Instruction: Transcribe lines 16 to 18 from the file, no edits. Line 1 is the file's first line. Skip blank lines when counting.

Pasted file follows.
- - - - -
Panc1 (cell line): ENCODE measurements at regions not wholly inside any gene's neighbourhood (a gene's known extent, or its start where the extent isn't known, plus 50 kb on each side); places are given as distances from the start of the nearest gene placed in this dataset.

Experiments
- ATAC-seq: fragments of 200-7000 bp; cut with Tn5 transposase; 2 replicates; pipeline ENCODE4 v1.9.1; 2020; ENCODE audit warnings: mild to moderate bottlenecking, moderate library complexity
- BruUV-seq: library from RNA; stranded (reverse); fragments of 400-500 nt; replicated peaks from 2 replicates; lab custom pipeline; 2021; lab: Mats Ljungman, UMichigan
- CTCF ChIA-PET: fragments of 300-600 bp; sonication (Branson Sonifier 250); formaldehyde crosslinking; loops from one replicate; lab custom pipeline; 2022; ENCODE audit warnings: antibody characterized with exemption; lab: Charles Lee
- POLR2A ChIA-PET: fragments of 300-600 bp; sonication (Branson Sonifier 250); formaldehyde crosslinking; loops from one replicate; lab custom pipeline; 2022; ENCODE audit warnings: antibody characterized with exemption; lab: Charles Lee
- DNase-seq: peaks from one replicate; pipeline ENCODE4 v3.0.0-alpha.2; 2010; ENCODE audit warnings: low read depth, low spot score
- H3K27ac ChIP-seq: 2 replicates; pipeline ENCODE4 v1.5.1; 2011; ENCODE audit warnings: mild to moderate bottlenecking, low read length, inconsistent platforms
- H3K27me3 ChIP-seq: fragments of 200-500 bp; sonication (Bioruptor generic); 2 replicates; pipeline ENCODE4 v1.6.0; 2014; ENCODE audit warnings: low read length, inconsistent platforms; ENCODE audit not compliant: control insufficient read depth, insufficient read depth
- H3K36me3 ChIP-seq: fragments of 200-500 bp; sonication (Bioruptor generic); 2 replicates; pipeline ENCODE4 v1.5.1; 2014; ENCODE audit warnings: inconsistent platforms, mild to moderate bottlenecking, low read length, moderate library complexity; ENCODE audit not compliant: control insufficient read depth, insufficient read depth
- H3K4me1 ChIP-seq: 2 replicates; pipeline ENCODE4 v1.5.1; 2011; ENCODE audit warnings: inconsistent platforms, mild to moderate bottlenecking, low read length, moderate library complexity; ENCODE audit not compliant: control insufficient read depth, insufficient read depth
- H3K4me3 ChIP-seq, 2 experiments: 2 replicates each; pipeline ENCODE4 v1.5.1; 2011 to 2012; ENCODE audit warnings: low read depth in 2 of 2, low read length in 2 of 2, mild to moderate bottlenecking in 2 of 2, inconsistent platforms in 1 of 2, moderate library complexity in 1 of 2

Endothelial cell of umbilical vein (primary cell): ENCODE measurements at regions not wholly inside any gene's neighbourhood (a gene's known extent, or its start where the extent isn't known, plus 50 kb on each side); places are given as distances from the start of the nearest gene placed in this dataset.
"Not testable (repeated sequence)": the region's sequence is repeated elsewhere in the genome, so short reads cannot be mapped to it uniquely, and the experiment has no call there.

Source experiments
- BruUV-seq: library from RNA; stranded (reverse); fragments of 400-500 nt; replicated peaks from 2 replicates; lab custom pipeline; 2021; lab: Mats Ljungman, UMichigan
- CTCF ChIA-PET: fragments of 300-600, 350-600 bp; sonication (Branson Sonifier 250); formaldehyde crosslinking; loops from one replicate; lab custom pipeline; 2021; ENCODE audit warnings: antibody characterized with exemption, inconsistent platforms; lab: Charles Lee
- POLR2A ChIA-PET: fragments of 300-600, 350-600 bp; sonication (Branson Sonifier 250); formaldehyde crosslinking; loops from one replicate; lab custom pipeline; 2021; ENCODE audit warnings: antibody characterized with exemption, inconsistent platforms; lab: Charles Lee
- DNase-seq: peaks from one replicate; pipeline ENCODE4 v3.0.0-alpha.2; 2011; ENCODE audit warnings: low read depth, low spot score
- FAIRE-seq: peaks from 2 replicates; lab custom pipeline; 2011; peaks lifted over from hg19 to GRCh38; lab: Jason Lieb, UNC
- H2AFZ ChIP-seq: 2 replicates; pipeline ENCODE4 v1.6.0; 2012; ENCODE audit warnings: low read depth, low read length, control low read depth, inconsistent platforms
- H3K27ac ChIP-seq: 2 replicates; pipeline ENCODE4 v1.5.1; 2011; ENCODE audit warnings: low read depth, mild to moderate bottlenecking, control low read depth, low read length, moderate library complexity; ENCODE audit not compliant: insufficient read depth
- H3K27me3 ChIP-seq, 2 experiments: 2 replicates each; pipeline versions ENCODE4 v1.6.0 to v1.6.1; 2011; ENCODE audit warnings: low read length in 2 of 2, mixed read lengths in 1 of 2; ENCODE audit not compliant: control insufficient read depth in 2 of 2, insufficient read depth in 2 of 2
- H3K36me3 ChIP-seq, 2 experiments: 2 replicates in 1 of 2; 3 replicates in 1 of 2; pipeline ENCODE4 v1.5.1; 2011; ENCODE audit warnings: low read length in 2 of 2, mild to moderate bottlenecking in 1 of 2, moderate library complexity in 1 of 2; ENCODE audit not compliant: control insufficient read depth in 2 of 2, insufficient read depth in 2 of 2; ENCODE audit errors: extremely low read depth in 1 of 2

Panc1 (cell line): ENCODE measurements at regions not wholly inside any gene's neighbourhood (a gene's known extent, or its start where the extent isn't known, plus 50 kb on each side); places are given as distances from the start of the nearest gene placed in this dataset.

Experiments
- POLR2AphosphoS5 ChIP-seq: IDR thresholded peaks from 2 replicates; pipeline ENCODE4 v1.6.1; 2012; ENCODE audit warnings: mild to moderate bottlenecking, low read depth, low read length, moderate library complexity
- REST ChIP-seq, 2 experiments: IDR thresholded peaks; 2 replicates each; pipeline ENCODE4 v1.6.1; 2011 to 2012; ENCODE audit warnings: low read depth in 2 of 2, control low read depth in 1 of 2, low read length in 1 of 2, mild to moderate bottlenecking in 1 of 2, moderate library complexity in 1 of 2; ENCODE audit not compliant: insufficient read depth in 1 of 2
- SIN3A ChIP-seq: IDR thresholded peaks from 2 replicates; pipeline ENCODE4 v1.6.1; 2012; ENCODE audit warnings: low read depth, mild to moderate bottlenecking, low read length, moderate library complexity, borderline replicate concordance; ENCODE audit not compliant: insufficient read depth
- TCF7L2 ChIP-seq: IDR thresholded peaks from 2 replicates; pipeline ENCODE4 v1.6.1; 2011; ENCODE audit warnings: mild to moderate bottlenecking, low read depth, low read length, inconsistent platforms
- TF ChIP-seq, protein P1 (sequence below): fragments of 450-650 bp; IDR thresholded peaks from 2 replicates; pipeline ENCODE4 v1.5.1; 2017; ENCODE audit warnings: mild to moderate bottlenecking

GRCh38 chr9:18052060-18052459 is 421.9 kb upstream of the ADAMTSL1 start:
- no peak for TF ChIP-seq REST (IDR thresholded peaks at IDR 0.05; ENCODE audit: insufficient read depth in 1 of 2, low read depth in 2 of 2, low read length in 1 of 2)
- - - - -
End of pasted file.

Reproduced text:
- BruUV-seq: library from RNA; stranded (reverse); fragments of 400-500 nt; replicated peaks from 2 replicates; lab custom pipeline; 2021; lab: Mats Ljungman, UMichigan
- CTCF ChIA-PET: fragments of 300-600, 350-600 bp; sonication (Branson Sonifier 250); formaldehyde crosslinking; loops from one replicate; lab custom pipeline; 2021; ENCODE audit warnings: antibody characterized with exemption, inconsistent platforms; lab: Charles Lee
- POLR2A ChIA-PET: fragments of 300-600, 350-600 bp; sonication (Branson Sonifier 250); formaldehyde crosslinking; loops from one replicate; lab custom pipeline; 2021; ENCODE audit warnings: antibody characterized with exemption, inconsistent platforms; lab: Charles Lee